Consumers and businesses won big on Monday, when the Supreme Court struck down an Environmental Protection Agency regulation on coal plant emissions because the EPA failed to consider whether the
I'm missing something here (Supreme court blocks Obama's limits on power plants): The Supreme Court on Monday blocked one of the Obama administration’s most ambitious environmental initiatives, an Environmental Protection Agency regulation meant to limit emissions of mercury and other toxic pollutants from coal-fired power plants. Industry groups and some...
The White House OMB released a Statement of Policy this week detailing the many reasons why the President would veto H.R. 2822, a 2016 appropriations bill for the Environmental Protection Agency and the Department of the Interior put together by the Appropriations Committee in the House of Representatives. read more
On Monday night, the networks showed scant interest in covering the U.S. Supreme Court’s ruling against the Obama administration and the Environmental Protection Agency (EPA) on the regulation of power plant emissions as NBC ignored the story completely with ABC and CBS combining to spend only 29 seconds on the decision. Show More Summary
(Reuters) - Sixteen states on Monday filed lawsuits against the U.S. Environmental Protection Agency, contesting a rule that expands the definition of bodies of water subject to federal pollution controls.
In the last announced decision of its term, the U.S. Supreme Court today, by a 5-4 vote and an opinion by Justice Antonin Scalia, struck down the Environmental Protection Agency's carefully-crafted rules to limit the emission of mercury...Show More Summary
The U.S. Supreme Court on Monday ruled 5-4 that when the Environmental Protection Agency made its first-ever rule limiting toxic air pollution like mercury from power plants, it failed to adequately take into account the costs of reducing...Show More Summary
In a five-to-four decision, the Supreme Court ruled that the Environmental Protection Agency “unreasonably” interpreted the Clean Air Act...
Supreme Court Justice Antonin Scalia compared the Environmental Protection Agency's rulemaking to buying a Ferrari without looking at the price tag, and even claimed that a regulation that restricts mercury pollution from coal-fired power plants could hurt human health and the environment
Siding with industry against the Environmental Protection Agency, Supreme Court holds that EPA can only regulate air pollution when it’s cost-effective to do so.
The U.S. Supreme Court plunked a setback into the lap of the Environmental Protection Agency Monday by trashing the agency's regulation of emissions of mercury and other air toxins from electricity-generating plants. The court overturned a lower-court decision in the case of Michigan v. Show More Summary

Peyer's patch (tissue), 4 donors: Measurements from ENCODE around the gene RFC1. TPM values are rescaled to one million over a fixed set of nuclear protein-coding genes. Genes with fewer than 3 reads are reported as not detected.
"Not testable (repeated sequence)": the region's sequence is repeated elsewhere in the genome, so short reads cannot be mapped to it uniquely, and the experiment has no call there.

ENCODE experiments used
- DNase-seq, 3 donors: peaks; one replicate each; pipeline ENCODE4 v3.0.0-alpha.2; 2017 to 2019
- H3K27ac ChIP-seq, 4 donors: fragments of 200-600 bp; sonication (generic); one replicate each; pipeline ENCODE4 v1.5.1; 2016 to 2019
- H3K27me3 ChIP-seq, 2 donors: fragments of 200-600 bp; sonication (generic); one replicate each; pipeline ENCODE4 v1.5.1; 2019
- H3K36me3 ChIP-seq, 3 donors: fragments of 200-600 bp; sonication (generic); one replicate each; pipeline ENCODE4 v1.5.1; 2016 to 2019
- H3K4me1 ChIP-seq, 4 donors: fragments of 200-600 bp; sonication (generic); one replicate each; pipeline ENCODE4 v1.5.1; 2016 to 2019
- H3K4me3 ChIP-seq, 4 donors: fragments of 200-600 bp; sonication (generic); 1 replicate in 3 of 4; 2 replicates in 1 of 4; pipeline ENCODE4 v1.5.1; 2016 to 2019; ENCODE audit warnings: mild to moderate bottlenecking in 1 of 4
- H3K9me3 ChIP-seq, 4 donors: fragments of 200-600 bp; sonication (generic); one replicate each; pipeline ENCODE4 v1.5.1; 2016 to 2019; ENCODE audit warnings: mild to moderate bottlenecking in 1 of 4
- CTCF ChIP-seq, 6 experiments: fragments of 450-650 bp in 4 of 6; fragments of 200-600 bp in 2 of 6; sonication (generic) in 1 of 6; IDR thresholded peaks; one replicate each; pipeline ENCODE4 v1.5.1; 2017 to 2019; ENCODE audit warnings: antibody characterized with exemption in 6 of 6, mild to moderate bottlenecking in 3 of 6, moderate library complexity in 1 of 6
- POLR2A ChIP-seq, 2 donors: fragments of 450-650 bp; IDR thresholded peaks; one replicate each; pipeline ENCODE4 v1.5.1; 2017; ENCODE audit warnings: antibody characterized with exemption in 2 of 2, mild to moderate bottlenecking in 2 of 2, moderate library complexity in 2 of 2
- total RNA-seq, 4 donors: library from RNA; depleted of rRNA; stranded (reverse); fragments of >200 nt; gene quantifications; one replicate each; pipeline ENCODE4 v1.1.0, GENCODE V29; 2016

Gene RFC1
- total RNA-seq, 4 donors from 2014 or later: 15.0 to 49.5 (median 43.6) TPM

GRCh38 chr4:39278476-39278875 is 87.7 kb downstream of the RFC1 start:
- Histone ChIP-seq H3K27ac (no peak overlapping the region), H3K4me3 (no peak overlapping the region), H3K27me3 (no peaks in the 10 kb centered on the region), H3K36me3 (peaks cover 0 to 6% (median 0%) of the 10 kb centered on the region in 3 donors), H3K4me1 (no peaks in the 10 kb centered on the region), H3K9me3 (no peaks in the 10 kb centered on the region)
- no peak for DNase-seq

The utility industry wins a critical -- but possibly short-lived -- victory as the U.S. Supreme Court ruled the Environmental Protection Agency must consider costs in certain regulations.
In a 2014 ruling, an appeals court decided that the Environmental Protection Agency "properly [put] the horse before the cart" in coming up with mandates to limit power-plant emissions of mercury and other pollutants. The Supreme Court today overturned that ruling, blocking a key White House environmental initiative because it...
In a 5-4 ruling, the court says the Environmental Protection Agency should have taken into account the costs of complying with regulation.
WASHINGTON -- The Supreme Court threw out an Environmental Protection Agency regulation limiting mercury and other toxic emissions from power plants on Monday, undermining the Obama administration's drive to cut pollution from electricity...Show More Summary
The Supreme Court on Monday blocked the Obama administration’s plan for controlling emissions of mercury and other toxins from power-company smokestacks, saying the Environmental Protection Agency should have considered the cost of the rules first.Read full article >>
From the Hill, a summary of the ruling: The Supreme Court overturned the Obama administration’s landmark air quality rule on Monday, ruling the Environmental Protection Agency (EPA) did not properly consider the costs of the regulation. In...Show More Summary
The U.S. Supreme Court on Monday ruled that the U.S. Environmental Protection Agency (EPA) must consider costs before deciding whether regulation is appropriate and necessary. In the 5-4 decision, the majority of justices reversed the D.C. Show More Summary
Backstop plans for states that don’t draft their own plans for compliance with the Environmental Protection Agency’s proposed Clean Power Plan can utilize renewable energy and energy efficiency to keep costs associated with reducing carbon emissions down, based on a new report from Advanced Energy Economy (AEE). Show More Summary